People seem to not like Kirsten Dunst’s Mary Jane nowadays, but I honestly think she did a good job of portraying the All-American girl next door with her charm. James Franco is a good Harry Osborn, a boy who clearly has issues with his father. Rosemary Harris as Aunt Mary and Cliff Robertson as Uncle Ben were great and believable as Peter’s parent figures. Tobey has great chemistry with all these actors. J.K. Simmons’ J. Jonah Jameson is spot on and it’s no surprise that no future Spider-Man reboot has attempted the character again because of how good he was.
Danny Elfman’s score for this film is great. The main theme is awesome and I love the way it swells during the film’s dramatic moments. Raimi deciding to go with organic webbing coming from Peter’s body is a bit controversial, but it goes with the light horror aesthetic of Peter’s body transformation.
This Spider-Man suit in this film is still my favorite. It looks like a suit that a real-life Spider-Man would wear and Tobey fills out the suit really well. The silver webbing and the reflective eyes give it a look that pops out in action. It’s also nice that the suit is actually there on camera unlike the heavy use of CGI for more recent suits.
Spider-Man 2 pretty much improves and expands upon everything the first one did. The heavy stress of being Spider-Man and the way it negatively affects all aspects of life make Peter reach a breaking point. He loses his powers and uses it as an opportunity to live a normal life free of Spider-Man. In that time Dr. Otto Octavius becomes the villainous Dr. Octopus and terrorizes the city.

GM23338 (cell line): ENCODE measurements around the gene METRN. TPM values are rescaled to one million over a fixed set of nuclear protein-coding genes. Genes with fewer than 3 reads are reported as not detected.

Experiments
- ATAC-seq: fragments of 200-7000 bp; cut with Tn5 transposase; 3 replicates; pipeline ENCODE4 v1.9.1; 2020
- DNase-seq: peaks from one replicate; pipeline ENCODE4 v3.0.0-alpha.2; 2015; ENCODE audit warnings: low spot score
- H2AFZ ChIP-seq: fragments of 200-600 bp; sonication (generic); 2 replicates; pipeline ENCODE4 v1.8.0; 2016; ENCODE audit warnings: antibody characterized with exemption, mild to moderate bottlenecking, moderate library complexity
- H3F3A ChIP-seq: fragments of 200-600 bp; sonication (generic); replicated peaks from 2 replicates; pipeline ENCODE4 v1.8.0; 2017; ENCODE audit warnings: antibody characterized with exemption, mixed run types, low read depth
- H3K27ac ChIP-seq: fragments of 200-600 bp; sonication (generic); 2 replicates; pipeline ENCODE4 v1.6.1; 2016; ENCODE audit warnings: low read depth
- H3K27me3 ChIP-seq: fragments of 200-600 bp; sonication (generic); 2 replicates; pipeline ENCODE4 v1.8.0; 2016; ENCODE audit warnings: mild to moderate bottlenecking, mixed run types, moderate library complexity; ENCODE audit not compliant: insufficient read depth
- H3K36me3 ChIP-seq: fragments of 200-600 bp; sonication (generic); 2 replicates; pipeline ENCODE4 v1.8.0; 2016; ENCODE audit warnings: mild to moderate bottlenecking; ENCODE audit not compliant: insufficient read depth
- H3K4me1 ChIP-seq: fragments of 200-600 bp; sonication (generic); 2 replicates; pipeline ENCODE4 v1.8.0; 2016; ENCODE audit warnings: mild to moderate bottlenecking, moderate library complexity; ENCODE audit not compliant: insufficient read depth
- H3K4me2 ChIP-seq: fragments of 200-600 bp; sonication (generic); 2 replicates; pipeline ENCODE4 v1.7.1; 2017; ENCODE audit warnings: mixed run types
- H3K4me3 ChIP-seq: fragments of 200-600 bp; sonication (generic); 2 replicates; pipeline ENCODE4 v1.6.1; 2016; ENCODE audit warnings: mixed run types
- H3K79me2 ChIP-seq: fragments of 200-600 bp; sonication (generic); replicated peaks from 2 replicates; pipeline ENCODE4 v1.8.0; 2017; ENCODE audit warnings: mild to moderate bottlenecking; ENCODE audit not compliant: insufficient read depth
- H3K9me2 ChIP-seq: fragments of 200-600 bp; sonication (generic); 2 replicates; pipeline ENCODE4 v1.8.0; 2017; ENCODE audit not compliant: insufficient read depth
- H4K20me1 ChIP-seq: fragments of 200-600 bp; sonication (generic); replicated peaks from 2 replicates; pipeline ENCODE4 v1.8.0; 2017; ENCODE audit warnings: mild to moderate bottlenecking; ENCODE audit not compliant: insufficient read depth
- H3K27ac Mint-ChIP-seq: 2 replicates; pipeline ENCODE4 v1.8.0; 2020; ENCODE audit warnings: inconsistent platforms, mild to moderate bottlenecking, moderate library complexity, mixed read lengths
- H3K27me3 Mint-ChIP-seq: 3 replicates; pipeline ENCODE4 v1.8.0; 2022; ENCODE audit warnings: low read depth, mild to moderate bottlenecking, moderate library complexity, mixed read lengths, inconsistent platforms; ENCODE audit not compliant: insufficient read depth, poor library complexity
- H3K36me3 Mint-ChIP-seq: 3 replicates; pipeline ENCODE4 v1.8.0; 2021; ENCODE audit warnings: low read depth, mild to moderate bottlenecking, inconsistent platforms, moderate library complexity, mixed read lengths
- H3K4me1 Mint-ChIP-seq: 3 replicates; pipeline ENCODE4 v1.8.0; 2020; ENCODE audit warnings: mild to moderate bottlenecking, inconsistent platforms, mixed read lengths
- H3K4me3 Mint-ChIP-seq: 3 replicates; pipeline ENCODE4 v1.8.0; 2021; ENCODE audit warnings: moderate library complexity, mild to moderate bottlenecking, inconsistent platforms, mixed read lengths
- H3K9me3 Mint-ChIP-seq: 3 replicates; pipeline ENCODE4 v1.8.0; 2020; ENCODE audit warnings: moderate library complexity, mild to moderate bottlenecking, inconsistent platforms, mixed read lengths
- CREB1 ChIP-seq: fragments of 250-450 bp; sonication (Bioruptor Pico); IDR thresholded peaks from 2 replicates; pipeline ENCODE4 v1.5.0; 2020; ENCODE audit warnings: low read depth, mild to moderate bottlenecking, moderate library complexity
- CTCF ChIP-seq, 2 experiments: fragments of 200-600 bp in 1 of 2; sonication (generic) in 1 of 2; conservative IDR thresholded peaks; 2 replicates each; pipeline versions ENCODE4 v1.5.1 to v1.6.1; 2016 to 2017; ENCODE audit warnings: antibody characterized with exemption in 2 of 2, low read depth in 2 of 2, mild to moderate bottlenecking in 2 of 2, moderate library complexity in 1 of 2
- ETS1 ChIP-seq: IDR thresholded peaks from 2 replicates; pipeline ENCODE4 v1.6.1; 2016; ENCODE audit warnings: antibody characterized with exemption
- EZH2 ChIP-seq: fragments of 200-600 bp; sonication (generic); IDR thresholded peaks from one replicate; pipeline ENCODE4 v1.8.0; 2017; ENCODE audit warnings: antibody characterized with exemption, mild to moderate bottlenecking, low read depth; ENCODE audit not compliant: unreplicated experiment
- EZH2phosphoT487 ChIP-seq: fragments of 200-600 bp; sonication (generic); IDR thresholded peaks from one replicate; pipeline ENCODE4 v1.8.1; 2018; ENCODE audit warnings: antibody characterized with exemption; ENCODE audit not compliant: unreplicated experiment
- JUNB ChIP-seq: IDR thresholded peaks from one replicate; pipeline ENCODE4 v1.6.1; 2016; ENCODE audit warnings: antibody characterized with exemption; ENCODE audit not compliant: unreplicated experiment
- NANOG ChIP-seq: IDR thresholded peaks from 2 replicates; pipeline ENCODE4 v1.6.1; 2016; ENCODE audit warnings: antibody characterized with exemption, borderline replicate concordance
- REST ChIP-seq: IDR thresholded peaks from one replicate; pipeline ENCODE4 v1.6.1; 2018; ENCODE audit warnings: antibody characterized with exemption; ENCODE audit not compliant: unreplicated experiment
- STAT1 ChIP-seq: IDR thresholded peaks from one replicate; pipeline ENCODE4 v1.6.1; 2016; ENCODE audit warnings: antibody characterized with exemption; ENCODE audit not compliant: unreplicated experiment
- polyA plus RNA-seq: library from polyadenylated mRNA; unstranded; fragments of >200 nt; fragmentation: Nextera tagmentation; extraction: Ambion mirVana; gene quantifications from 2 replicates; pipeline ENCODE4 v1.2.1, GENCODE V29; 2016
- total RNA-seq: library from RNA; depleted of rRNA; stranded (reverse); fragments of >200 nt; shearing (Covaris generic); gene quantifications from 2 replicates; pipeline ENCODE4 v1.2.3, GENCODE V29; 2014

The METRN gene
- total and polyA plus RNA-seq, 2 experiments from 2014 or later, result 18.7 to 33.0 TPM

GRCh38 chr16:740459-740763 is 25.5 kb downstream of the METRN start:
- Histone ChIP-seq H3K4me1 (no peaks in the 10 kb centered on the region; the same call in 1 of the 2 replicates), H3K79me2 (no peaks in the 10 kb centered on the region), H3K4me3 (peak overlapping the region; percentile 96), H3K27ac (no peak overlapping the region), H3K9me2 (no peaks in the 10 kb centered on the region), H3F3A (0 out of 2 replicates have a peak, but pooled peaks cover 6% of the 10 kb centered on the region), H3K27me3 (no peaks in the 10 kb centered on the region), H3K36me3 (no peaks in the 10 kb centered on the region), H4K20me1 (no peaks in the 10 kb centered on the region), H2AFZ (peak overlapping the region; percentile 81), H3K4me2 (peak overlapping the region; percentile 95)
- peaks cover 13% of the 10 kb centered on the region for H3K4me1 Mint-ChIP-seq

This film’s adaption of the famous comic storyline ‘Spider-Man No More!’ is masterful. What if Peter just quits being the hero he became? That’s what this film explores and it is honestly one of the best character studies ever in a comic book film. For a while, Peter is happier living a regular life free of that burden, but he slowly sees why Spider-Man is necessary. There’s more crime in the city, people are losing hope, and that quote from Uncle Ben will forever stick with him.
There are so many great emotional moments. The scene with Peter talking to Uncle Ben giving up, to not being able to make MJ’s play, the one on one moments with Aunt May, to him not being able to save one more person in that fire will all make the viewer feel something. Everyone involved with this film did a commendable job of beating Peter down to make us feel sympathy for the man behind the mask. Peter suffers so much in this movie, so when the character finally gets his moment, it’s purely triumphant.